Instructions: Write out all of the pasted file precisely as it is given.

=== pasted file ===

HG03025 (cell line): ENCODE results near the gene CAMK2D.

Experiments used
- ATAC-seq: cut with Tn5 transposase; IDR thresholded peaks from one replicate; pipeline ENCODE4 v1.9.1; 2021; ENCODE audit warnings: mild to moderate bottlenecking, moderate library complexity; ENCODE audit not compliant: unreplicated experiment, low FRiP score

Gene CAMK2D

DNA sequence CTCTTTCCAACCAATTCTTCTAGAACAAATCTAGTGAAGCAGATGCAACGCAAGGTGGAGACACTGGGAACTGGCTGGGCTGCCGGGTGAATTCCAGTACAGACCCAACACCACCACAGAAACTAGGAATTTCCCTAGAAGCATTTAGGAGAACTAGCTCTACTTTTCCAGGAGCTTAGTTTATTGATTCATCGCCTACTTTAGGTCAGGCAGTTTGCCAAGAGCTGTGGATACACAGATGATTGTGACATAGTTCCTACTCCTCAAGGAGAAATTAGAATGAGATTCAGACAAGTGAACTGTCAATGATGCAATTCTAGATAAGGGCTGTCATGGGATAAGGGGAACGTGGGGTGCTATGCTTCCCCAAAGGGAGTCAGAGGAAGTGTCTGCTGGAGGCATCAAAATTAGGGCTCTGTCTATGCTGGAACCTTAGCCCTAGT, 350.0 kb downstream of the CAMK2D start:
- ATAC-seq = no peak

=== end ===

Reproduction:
HG03025 (cell line): ENCODE results near the gene CAMK2D.

Experiments used
- ATAC-seq: cut with Tn5 transposase; IDR thresholded peaks from one replicate; pipeline ENCODE4 v1.9.1; 2021; ENCODE audit warnings: mild to moderate bottlenecking, moderate library complexity; ENCODE audit not compliant: unreplicated experiment, low FRiP score

Gene CAMK2D

DNA sequence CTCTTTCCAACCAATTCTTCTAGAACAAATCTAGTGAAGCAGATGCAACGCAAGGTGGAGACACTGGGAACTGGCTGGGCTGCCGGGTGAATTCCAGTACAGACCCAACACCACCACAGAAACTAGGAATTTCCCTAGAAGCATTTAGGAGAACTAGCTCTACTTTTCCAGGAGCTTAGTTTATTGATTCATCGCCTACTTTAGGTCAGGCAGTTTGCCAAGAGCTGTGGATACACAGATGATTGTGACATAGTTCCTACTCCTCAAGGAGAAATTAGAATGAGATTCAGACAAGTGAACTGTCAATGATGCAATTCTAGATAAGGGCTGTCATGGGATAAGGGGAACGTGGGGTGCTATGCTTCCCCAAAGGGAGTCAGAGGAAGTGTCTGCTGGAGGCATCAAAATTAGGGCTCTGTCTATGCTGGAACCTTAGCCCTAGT, 350.0 kb downstream of the CAMK2D start:
- ATAC-seq = no peak